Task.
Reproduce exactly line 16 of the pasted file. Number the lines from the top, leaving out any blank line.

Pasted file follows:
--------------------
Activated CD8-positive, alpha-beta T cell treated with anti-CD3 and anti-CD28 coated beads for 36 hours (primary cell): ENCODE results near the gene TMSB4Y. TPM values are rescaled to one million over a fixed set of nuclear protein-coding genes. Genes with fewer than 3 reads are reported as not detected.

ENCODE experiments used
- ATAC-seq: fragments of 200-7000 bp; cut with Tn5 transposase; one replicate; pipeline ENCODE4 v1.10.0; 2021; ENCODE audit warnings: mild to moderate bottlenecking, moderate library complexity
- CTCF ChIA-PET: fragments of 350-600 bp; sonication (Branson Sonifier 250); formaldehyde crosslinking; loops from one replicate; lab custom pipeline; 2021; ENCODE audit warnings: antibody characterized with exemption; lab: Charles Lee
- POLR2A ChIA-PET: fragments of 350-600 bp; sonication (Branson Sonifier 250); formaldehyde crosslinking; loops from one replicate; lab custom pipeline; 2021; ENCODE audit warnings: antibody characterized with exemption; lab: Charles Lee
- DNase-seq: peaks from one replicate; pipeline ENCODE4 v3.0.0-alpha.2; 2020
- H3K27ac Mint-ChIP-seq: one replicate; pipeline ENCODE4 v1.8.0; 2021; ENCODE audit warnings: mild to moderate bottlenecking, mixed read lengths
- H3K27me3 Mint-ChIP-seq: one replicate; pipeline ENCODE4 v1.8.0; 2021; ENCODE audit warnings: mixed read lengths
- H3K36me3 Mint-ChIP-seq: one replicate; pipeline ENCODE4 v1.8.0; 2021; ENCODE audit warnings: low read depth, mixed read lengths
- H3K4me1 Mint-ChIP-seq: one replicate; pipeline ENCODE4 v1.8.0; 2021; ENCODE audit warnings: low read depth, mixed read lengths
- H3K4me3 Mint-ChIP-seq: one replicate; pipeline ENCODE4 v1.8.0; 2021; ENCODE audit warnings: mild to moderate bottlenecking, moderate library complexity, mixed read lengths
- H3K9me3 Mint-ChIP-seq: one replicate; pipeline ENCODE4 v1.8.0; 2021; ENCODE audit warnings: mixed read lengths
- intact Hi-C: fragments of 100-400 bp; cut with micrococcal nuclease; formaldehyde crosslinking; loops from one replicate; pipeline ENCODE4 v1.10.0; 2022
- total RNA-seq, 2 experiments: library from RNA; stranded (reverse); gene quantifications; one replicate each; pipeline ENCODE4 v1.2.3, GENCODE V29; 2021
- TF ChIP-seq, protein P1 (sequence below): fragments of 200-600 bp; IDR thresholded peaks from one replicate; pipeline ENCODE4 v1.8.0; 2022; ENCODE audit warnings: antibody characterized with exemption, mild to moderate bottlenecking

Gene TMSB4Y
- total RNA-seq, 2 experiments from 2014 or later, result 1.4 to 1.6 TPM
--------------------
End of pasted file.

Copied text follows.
Gene TMSB4Y